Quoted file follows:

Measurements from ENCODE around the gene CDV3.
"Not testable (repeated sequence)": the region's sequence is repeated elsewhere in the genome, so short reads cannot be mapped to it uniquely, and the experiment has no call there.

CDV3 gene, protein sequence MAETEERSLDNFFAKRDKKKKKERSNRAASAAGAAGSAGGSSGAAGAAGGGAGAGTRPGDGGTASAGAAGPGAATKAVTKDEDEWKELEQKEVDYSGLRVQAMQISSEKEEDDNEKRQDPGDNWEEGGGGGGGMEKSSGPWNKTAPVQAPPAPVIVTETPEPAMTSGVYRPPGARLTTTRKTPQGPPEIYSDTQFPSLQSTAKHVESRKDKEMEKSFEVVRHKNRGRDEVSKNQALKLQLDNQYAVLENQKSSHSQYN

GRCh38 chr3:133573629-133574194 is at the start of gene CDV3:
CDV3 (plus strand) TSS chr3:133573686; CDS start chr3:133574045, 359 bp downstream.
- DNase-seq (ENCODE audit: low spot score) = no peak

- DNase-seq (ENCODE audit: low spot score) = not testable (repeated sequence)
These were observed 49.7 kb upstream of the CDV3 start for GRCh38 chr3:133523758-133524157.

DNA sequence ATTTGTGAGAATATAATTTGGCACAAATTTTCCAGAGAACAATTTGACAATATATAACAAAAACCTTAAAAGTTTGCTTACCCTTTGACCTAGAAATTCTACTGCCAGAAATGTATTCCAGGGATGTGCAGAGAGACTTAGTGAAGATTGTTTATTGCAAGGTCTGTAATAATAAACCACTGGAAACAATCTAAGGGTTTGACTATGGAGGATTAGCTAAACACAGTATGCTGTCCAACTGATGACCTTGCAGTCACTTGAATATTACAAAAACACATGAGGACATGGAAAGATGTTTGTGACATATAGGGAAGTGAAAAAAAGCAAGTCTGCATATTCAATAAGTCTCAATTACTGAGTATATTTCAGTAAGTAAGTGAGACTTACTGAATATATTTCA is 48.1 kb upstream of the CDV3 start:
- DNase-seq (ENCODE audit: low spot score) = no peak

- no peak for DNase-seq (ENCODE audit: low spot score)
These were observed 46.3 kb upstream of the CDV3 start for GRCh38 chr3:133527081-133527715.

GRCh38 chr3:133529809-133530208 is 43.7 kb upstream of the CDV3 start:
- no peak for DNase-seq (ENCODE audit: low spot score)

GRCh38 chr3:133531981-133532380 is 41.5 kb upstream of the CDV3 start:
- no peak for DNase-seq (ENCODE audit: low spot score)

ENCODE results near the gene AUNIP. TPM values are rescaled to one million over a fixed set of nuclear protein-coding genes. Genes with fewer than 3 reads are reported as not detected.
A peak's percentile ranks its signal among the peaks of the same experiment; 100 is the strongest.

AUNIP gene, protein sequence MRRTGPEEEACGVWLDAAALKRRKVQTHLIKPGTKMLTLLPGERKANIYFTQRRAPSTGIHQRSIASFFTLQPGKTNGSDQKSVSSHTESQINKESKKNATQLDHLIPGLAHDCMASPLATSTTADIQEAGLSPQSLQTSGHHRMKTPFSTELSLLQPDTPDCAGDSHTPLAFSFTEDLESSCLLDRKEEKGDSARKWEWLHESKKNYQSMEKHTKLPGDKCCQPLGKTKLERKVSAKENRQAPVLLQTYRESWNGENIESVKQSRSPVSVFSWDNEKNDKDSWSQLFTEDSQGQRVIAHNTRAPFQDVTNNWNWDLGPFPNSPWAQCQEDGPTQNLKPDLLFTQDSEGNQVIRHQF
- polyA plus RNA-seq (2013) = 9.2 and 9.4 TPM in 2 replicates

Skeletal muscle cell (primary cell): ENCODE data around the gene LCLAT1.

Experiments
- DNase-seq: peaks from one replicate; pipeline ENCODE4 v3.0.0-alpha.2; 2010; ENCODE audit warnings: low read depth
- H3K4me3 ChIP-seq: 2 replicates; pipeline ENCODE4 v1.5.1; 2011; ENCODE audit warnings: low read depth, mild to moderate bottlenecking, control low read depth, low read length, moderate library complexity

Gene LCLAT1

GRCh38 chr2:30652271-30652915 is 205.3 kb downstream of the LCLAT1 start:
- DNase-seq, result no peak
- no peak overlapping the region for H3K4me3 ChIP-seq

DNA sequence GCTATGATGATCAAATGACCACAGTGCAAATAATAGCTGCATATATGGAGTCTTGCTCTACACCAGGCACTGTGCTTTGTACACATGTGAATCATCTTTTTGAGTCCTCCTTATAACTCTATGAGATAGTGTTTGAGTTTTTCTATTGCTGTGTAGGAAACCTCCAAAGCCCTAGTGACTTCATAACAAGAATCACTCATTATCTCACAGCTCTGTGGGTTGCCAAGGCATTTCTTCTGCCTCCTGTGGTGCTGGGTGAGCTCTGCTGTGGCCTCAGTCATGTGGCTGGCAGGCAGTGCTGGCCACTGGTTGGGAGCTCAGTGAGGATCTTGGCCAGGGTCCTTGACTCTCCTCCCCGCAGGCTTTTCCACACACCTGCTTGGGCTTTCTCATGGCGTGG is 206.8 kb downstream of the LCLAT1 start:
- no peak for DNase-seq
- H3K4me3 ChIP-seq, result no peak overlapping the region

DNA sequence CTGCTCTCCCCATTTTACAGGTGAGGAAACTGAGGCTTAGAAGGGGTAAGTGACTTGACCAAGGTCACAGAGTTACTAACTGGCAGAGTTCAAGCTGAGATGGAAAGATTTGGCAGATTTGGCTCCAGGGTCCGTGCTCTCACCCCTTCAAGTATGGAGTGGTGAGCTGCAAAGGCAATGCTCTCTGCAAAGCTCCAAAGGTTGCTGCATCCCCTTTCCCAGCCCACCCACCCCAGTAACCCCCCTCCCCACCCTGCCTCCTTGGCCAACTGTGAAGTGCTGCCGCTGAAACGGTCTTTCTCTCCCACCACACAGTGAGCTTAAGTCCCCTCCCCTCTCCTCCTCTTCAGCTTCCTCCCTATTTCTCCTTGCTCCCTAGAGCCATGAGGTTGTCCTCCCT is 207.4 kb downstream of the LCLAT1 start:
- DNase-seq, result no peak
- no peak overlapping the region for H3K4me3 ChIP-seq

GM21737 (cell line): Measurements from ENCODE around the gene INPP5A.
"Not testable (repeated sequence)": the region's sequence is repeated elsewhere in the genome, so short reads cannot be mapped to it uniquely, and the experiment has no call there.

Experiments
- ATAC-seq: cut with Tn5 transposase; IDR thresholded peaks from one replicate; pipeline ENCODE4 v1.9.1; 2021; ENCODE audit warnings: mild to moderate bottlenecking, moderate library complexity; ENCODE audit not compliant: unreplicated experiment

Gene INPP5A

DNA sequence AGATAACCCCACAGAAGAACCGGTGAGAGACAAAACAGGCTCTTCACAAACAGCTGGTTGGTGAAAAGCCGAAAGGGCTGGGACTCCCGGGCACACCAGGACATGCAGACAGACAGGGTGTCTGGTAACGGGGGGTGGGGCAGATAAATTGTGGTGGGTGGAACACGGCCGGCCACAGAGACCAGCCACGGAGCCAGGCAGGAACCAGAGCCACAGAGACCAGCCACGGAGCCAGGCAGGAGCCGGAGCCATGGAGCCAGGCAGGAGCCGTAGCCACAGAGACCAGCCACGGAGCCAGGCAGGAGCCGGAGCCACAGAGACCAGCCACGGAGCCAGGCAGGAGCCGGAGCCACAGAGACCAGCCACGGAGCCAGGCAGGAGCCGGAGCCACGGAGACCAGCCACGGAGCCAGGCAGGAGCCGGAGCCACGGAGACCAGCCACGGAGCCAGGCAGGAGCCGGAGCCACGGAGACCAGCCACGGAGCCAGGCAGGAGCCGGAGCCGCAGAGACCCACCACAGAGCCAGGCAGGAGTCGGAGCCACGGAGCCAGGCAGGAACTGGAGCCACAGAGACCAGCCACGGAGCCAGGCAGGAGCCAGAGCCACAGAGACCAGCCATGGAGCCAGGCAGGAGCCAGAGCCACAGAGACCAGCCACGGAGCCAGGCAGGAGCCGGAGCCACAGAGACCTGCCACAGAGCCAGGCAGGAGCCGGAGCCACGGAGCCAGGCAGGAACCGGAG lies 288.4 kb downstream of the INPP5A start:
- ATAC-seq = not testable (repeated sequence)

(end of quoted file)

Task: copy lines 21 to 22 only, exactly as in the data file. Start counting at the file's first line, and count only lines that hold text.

Skeletal muscle cell (primary cell): ENCODE data around the gene LCLAT1.

Experiments